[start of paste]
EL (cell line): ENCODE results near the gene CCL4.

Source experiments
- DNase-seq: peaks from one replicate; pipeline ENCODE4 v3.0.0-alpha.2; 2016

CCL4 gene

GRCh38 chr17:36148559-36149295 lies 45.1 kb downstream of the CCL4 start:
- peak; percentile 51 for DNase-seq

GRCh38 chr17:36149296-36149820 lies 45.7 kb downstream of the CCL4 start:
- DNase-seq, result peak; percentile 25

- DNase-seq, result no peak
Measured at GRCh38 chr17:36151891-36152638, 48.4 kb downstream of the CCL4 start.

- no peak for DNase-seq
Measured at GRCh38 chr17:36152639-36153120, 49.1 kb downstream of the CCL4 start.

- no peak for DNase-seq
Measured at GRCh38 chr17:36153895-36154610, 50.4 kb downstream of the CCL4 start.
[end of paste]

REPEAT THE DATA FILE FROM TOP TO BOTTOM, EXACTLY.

EL (cell line): ENCODE results near the gene CCL4.

Source experiments
- DNase-seq: peaks from one replicate; pipeline ENCODE4 v3.0.0-alpha.2; 2016

CCL4 gene

GRCh38 chr17:36148559-36149295 lies 45.1 kb downstream of the CCL4 start:
- peak; percentile 51 for DNase-seq

GRCh38 chr17:36149296-36149820 lies 45.7 kb downstream of the CCL4 start:
- DNase-seq, result peak; percentile 25

- DNase-seq, result no peak
Measured at GRCh38 chr17:36151891-36152638, 48.4 kb downstream of the CCL4 start.

- no peak for DNase-seq
Measured at GRCh38 chr17:36152639-36153120, 49.1 kb downstream of the CCL4 start.

- no peak for DNase-seq
Measured at GRCh38 chr17:36153895-36154610, 50.4 kb downstream of the CCL4 start.